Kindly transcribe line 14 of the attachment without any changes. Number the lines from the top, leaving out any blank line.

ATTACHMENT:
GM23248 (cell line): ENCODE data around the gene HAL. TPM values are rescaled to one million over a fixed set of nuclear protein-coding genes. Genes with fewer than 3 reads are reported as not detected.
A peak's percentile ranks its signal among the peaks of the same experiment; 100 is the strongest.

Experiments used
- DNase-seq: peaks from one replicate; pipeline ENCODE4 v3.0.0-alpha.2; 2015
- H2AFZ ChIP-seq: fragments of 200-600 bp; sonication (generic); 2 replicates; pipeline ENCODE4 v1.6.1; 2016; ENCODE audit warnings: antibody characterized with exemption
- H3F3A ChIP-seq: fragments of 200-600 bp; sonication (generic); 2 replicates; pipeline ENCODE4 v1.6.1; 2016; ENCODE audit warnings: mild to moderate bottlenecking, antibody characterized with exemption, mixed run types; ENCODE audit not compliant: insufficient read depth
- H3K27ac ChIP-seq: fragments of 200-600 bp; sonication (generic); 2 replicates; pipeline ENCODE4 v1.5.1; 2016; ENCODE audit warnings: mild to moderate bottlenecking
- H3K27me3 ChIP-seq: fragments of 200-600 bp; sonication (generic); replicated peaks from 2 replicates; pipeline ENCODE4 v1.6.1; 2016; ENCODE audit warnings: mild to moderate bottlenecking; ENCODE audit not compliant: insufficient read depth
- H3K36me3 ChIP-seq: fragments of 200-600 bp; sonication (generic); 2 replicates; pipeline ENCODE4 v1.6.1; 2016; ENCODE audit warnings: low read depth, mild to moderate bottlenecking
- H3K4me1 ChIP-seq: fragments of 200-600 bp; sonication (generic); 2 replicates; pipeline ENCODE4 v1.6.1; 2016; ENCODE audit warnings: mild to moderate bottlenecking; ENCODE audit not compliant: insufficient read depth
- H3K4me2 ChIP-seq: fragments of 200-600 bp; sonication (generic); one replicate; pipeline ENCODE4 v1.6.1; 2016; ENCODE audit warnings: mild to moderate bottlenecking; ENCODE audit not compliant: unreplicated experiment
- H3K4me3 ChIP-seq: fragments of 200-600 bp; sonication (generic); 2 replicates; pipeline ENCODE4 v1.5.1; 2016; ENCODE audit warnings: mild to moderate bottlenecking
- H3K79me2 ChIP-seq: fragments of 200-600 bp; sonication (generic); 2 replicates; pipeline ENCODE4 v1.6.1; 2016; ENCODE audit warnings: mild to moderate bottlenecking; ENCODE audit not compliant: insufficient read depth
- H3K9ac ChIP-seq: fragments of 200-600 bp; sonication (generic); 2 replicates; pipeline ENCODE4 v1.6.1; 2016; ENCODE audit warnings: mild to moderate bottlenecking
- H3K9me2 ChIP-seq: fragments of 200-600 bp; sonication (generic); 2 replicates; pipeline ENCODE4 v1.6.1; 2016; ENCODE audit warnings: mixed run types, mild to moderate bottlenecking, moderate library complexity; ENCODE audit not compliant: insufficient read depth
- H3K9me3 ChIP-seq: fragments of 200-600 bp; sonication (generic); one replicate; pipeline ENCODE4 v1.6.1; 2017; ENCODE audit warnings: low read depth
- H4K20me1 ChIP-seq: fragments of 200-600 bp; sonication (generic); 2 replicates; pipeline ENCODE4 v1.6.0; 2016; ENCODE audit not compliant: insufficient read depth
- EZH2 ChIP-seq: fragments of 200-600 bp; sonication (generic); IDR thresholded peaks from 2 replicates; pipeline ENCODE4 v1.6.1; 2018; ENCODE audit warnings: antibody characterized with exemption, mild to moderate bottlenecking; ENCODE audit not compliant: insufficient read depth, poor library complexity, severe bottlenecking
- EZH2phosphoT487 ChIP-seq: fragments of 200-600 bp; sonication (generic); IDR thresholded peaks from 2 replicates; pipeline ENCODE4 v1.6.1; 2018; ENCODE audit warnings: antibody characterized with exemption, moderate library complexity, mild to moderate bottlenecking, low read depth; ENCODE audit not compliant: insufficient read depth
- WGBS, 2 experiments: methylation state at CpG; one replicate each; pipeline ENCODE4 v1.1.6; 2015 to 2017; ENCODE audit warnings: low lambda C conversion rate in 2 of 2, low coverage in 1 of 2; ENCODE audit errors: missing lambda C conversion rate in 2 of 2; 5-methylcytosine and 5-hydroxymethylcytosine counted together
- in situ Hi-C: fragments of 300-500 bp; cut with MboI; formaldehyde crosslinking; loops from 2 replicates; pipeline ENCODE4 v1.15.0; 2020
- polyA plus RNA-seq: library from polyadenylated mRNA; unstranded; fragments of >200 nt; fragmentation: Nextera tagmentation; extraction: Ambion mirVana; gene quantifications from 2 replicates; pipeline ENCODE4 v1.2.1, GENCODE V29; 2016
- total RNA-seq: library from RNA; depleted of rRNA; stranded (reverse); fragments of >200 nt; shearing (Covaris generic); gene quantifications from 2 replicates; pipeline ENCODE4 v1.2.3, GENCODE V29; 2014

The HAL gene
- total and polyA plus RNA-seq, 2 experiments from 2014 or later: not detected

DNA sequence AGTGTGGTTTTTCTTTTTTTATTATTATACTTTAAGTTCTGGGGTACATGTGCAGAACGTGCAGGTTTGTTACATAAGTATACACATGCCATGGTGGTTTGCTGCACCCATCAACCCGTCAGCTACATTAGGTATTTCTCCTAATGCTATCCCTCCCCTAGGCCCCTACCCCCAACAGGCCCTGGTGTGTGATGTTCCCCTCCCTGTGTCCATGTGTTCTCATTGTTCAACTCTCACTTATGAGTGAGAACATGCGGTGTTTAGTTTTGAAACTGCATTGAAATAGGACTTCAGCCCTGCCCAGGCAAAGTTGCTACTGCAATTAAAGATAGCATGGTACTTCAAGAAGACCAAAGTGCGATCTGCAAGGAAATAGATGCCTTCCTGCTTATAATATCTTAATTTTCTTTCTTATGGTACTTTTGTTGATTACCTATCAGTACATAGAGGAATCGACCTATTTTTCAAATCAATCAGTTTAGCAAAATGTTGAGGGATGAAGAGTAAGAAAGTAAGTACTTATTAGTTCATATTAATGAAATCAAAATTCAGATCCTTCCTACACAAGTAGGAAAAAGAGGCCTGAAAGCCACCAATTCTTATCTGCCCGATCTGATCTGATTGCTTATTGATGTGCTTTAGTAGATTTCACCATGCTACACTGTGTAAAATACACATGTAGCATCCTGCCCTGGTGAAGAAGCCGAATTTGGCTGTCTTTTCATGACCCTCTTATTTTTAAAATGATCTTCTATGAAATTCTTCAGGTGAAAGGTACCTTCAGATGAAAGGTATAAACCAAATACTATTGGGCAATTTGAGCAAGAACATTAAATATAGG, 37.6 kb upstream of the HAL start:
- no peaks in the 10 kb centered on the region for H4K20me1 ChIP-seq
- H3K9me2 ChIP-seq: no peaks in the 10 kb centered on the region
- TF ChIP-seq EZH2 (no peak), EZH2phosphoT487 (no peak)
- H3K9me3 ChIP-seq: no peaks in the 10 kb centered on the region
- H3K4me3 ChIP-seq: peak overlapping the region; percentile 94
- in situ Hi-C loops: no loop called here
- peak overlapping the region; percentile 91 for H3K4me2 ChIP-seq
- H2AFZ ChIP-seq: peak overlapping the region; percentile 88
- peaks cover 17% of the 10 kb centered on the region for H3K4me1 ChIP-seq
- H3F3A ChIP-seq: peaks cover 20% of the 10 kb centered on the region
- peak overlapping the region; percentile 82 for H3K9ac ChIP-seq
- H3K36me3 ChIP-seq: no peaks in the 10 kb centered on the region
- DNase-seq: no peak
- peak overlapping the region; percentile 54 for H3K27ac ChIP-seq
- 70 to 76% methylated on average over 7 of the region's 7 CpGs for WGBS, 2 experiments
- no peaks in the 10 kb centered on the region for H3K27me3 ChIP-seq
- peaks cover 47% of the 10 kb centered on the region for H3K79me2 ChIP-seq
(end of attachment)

- H3K9ac ChIP-seq: fragments of 200-600 bp; sonication (generic); 2 replicates; pipeline ENCODE4 v1.6.1; 2016; ENCODE audit warnings: mild to moderate bottlenecking